Susan Ellen Yelland née Bartlett died at her home, 132 Whitworth Road, Gosport, on 8th June 1915 at the age of forty. Her death was registered in the April-June quarter of 1915 in the Alverstoke Registration District (volume 2B page 783). She was buried in plot 47 at Ann’s Hill Cemetery, Gosport, on 12th June. The following two announcements were printed in the Portsmouth Evening News:
Portsmouth Evening News, Wednesday 16th June 1915:
YELLAND.—Mr. Yelland and family, 132, Whitworth-road, wish to express thanks to friends and neighbours for sympathy and floral tributes in their sad bereavement.
Portsmouth Evening News, Wednesday 28th June 1916:
ROBEY–YELLAND – In loving memory of my dear daughters, Beatrice Maud Robey, who died Oct. 12th, 1908, aged 27; also Susan Yelland, died June 8th 1915, aged 41 years. Daughters of the late Matthew Bartlett. – from their loving mother, Maria Bartlett.
Marriage Of His Eldest Daughter
On 26th April 1918, Charles Henry and Susan Ellen Yelland’s eldest daughter, Susan Ellen, married Edward James Albray at St Mary’s church, Alverstoke, Gosport, in the presence of Edward’s sister, Elizabeth Rathmell, and Susan’s father, Charles Henry Yelland, a Foreman Tailor. At the time, Edward (whose name at birth was registered as Edwin but who was generally known as Ned) was based at the Shoreham camp in Sussex where he was serving as a Gunner with the Royal Garrison Artillery. Ned and Susan’s first child, a son who they named Charles William Edward, was born on 21st October 1919 at 132 Whitworth Road, Gosport. Sadly, he was to be the only grandchild that Charles Henry Yelland would meet.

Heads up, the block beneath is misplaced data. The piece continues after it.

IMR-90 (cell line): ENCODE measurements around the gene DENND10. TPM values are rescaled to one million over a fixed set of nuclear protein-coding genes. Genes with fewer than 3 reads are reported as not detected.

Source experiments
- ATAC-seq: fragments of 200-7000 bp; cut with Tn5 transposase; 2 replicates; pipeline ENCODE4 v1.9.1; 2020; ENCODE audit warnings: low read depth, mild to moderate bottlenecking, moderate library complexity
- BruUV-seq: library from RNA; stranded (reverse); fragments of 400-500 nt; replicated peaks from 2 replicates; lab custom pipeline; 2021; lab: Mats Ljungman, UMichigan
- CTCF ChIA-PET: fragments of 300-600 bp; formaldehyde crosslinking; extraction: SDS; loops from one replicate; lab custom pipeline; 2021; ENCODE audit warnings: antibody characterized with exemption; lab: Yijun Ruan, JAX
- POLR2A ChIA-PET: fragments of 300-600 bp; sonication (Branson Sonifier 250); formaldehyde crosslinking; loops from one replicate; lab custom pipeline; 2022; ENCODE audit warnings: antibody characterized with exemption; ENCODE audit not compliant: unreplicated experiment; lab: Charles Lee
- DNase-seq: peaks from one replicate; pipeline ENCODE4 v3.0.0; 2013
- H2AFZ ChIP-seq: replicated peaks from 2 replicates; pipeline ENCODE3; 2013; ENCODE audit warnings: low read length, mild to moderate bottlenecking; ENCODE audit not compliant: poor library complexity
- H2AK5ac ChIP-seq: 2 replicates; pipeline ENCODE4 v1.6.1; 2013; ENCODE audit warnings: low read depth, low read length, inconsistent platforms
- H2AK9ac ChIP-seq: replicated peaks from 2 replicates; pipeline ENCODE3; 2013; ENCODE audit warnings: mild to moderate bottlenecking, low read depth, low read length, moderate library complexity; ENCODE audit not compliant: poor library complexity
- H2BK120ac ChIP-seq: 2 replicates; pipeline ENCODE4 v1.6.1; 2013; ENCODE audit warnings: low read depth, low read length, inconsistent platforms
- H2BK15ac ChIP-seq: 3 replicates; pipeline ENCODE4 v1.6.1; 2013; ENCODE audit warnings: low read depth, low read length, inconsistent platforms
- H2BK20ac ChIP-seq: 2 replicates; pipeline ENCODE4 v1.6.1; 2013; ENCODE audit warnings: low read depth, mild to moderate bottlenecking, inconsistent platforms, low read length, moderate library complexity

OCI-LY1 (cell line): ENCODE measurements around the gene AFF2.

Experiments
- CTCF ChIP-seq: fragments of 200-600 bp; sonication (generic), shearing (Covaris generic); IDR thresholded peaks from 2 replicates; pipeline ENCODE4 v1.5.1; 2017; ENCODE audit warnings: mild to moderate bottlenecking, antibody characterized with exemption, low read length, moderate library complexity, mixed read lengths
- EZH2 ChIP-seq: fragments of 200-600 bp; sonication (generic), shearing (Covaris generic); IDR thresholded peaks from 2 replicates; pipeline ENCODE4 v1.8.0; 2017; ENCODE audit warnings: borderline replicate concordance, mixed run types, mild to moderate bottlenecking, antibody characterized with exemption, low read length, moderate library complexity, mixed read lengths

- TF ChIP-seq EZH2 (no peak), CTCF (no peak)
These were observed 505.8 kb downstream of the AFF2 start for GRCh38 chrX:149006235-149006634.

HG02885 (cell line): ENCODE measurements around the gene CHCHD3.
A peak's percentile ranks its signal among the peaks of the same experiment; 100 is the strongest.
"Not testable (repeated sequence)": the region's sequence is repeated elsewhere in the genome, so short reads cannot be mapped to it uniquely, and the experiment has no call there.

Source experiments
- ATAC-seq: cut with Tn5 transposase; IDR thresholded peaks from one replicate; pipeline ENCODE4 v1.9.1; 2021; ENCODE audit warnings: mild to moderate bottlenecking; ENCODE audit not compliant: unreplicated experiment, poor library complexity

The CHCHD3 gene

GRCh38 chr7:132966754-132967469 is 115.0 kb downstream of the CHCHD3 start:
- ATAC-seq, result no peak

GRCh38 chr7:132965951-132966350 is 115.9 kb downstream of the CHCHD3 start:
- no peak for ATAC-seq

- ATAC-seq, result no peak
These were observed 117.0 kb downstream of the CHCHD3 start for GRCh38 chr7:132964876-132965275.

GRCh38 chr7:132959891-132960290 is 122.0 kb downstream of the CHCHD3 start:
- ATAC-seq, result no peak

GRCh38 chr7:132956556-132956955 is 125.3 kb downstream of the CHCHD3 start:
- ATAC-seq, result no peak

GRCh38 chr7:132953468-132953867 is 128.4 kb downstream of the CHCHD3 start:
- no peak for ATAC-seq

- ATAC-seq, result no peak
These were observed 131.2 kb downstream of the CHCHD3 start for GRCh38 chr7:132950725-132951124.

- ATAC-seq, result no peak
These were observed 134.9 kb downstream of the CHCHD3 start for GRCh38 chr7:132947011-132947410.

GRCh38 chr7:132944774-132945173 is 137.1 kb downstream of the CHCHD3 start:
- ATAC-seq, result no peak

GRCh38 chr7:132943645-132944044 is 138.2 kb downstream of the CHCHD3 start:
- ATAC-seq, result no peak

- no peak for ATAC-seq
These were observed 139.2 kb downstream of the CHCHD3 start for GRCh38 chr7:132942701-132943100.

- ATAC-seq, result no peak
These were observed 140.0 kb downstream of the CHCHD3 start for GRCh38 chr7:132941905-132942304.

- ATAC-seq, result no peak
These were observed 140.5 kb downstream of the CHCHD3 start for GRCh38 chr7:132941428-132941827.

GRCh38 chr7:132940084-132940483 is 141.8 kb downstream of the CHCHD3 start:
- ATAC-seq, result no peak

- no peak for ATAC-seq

Almost a year to the day after the birth of his first grandchild, Charles died at his home, 132 Whitworth Road, Gosport, on 20th October 1920 at the age of fifty-one. His death was registered in the October-December quarter of 1920 in the Alverstoke Registration District (volume 2B page 648). He was laid to rest with his wife in plot 47 at Ann’s Hill Cemetery, Gosport on 26th October. The following two acknowledgments appeared in the Portsmouth Evening News in its issue of Saturday 30th October 1920:
YELLAND. – The children of the late Mr. C. H. Yelland wish to thank the members of the Sergeants’ Mess Warrant Officers’ Mess R.M.L.I., workmates Tailors’ Shop, Royal Marines’ Old Comrades’ Club, and the Federation Club, for kindness shown them in their sad bereavement; also for beautiful floral tributes.
YELLAND. – The children of the late Mr. C. H. Yelland wish to thank all kind friends and neighbours for their sympathy in their sad bereavement; also for floral tributes.
Following His Death